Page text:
Introducing the Corsair Carbide 200R

Corsair entered the enclosure business from the top with a measure of care to establish a solid brand identity. The Obsidian 800D was released as a flagship product and signalled that Corsair was serious about case design and not just looking for another revenue stream, and for the most part it was well received. Since then they've gradually trickled their designs down, with the Carbide series aimed at more frugal users. Yet the least expensive Carbide, the 300R, still runs $79 when most people would peg the price of a "budget" case as closer to $50 or $60. Enter the 200R.

The Carbide 200R is the ultimate trickling down of Corsair's case line. Coming in with an MSRP of $59 and available for just $49 as of this writing, the 200R is Corsair's shot at the extreme value consumer, but this is a very tricky market to address. The balancing act of features, performance, and price becomes substantially more difficult to manage, and Corsair has a reputation to maintain. Were they able to get the price down while keeping up with their standards for ease of use and solid performance, or did they have to sacrifice too much?

Corsair has historically been approaching their case (and to an extent, power supply and cooling) lines with a pretty clear philosophy of quality first, price second, which makes the 200R a very intriguing proposition. That low price point can become very restrictive in short order, and while companies like BitFenix have been able to strike an excellent balance by producing custom designs for each market, Corsair has been operating on a kind of trickle-down evolution that may not have been able to extend this far down. The result is a case that has a lot of familiar Corsair technology, but some newer innovations too that come with having to adapt to the low price tag.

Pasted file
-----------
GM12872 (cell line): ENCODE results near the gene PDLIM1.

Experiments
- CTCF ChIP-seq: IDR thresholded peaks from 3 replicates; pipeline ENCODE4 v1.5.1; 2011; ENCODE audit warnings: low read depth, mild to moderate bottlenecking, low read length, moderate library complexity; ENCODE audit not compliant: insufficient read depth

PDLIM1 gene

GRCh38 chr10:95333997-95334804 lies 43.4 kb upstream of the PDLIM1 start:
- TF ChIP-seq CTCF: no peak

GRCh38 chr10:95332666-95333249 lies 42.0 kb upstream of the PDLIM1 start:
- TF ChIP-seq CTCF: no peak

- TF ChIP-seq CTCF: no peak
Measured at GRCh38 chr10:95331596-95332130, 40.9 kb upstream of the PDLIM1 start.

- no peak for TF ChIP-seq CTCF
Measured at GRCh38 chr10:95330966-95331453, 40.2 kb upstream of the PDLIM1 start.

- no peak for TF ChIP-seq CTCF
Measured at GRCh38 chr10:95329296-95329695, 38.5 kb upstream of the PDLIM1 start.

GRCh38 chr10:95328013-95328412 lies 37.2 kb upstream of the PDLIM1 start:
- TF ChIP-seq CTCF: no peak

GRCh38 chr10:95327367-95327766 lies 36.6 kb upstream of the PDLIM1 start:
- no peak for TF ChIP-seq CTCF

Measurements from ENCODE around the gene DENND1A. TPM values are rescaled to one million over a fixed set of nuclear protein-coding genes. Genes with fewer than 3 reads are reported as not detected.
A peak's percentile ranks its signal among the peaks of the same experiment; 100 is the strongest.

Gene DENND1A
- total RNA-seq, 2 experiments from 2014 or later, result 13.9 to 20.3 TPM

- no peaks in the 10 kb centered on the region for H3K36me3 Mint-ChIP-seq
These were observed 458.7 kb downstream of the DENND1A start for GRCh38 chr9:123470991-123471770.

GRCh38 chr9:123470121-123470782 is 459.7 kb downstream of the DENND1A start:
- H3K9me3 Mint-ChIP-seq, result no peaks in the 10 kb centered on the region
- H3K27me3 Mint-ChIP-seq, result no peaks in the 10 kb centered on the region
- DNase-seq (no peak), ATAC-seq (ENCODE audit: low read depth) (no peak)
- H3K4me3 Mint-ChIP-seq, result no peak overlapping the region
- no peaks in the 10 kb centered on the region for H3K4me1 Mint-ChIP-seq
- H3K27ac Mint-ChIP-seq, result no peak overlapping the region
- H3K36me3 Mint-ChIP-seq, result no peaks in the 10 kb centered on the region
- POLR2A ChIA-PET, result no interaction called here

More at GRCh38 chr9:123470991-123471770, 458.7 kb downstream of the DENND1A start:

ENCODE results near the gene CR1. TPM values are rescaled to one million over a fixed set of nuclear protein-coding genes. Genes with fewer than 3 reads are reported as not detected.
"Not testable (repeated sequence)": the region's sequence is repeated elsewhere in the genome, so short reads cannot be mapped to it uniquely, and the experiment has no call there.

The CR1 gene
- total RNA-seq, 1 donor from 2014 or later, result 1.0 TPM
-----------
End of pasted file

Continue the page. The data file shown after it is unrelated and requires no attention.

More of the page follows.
Corsair Carbide 200R Specifications
Motherboard Form Factor Mini-ITX, Micro-ATX, ATX
Drive Bays External 3x 5.25"
Internal 4x 2.5", 4x 3.5"
Cooling Front 1x 120mm intake fan, 1x 120mm fan mount
Rear 1x 120mm exhaust fan
Top 2x 120mm/140mm fan mount
Side 2x 120mm/140mm fan mount
Bottom 1x 120mm/140mm fan mount
Expansion Slots 7
I/O Port 2x USB 3.0, 1x Headphone, 1x Mic
Power Supply Size ATX
Clearances HSF 165mm
PSU 180mm
GPU 14" / 360mm
Dimensions 16.9" x 8.3" x 19.6"
430mm x 210mm x 497mm
Weight 15.8 lbs. / 7.17 kg
Special Features USB 3.0 via internal header
Toolless installation for all drives
Price $49

As you can see, Corsair's design isn't necessarily barebones as far as features go, but it's definitely stretched. Corsair has done with they can to allow for any type of expansion the end user may want to enjoy, including higher end closed-loop liquid cooling systems. The toolless installation for 5.25", 3.5", and particularly 2.5" drives is also welcome, but you'll see later on it doesn't work quite as well as we'd like.